But Minister Fitzgerald is also clear in her view that prison is not the only solution when it comes to those convicted of lesser, non-violent offences. Why should we send such persons to prison, at a high cost to the taxpayer, into a prison environment where, despite all the improvements in recent years, for some, their underlying offending behaviour, not to mention any addiction or mental health problems, may be exacerbated rather than eliminated? When, alternatively, we can tackle re-offending head on by imposing a supervised community sanction, with appropriate supports, which could see punishment being served, but which would also lead, not only to rehabilitation, but to a reduced risk of reoffending.
Recidivism Studies by the Central Statistics Office (CSO) have shown that offenders who received either a Probation Order or a Community Service Order in 2007 and 2008 had a re-offending rate nearly 50% lower than those who had received a custodial sentence (41% vs 62%). This shows that supervised community sanctions can help to reduce reoffending, thereby reducing crime.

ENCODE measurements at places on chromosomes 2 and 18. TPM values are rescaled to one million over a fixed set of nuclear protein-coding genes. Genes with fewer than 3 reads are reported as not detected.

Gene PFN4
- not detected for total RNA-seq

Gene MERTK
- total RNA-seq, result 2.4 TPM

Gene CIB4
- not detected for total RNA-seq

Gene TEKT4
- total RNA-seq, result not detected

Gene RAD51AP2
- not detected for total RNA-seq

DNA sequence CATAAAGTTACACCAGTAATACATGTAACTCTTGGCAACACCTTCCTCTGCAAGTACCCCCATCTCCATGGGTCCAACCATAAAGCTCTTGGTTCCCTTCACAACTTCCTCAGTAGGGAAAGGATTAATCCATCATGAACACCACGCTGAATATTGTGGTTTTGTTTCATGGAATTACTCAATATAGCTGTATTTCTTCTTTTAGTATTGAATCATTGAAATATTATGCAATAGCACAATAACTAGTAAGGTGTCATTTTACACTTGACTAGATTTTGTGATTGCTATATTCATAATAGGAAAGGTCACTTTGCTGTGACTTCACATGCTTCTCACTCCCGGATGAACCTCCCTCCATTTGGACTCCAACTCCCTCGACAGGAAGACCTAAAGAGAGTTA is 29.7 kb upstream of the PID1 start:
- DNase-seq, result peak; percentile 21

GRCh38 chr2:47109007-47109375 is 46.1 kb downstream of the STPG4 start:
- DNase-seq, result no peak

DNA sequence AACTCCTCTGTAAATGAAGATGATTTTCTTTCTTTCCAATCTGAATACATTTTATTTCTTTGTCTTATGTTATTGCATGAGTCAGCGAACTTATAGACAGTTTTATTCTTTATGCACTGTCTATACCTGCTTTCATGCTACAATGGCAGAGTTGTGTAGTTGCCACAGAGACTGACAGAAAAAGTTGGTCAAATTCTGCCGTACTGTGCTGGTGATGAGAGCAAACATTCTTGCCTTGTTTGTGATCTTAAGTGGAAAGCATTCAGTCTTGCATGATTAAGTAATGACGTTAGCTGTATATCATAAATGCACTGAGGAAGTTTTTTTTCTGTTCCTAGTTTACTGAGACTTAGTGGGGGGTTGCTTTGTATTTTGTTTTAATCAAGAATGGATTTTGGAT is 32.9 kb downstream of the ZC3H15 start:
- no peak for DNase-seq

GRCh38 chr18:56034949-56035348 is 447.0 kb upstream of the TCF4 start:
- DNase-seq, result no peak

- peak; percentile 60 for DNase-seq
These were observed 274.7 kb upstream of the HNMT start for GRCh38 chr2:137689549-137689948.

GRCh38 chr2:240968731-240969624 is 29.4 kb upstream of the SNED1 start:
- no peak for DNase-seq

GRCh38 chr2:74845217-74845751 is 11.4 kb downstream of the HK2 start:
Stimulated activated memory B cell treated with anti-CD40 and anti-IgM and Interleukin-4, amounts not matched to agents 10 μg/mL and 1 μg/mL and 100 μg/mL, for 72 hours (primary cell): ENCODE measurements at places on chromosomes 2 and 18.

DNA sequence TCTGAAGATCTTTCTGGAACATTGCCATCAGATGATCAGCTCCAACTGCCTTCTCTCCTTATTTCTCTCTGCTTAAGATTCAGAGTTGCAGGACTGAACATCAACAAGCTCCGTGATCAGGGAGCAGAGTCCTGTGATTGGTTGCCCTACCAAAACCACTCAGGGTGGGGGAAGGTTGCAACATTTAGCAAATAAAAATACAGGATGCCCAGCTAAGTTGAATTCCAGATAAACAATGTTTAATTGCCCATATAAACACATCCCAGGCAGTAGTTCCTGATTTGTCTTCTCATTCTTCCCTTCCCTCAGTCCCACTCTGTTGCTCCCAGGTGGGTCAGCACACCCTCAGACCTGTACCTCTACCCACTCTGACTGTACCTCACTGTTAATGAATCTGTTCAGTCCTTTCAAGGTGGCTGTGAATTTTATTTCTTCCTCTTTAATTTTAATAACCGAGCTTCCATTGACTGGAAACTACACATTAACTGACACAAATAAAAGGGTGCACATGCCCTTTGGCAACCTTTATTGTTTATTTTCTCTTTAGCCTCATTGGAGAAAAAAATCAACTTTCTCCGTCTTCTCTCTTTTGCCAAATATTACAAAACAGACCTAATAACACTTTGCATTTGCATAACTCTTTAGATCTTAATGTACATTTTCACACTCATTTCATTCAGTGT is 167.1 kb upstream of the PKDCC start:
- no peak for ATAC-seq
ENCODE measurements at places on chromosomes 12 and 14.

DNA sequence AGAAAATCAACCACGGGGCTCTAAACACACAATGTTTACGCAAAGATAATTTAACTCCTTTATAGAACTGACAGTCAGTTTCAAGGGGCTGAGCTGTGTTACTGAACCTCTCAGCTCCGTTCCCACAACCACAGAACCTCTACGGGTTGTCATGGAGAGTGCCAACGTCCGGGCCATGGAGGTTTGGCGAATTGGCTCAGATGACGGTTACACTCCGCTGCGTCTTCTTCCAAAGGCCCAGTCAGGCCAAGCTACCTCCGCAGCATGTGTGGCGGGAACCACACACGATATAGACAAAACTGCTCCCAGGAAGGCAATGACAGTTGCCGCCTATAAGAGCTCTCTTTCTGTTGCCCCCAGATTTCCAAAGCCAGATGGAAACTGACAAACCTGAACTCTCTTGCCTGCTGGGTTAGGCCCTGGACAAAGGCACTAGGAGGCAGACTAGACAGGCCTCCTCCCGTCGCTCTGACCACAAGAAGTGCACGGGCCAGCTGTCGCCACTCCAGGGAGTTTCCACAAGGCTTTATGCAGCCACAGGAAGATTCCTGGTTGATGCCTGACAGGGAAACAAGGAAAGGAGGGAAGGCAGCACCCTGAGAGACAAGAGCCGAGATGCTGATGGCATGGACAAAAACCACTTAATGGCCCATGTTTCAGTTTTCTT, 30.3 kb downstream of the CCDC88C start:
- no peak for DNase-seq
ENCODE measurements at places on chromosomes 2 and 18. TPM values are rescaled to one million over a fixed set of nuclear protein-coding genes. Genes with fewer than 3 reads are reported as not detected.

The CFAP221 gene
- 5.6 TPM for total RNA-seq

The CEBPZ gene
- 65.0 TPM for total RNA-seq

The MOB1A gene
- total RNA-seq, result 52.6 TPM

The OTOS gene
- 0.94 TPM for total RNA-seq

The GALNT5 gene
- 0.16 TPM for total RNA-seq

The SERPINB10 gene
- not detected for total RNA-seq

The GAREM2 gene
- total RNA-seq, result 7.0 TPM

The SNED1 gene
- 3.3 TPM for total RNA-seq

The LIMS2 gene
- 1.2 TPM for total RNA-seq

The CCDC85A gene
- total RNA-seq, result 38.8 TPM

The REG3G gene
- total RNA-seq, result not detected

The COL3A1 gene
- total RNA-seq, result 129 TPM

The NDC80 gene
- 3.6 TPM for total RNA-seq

The Review Group was also asked to consider the recommendations contained in the March 2013 Report of the Joint Oireachtas Committee on Justice, Defence and Equality, and I want to come back to that report in a few moments.
Key recommendations of review group
The Report of the Penal Policy Review Group contains 43 recommendations and proposes the adoption of a penal policy with the dual purposes of punishment and rehabilitation both in the imposition and management of criminal sanctions.
The House will appreciate that while some of the report’s recommendations can be implemented in the short to medium term, others will require a more long term approach. As an initial important step, the Minister for Justice and Equality obtained the agreement of Government in principle yesterday to proceed immediately with the implementation of the following key recommendations: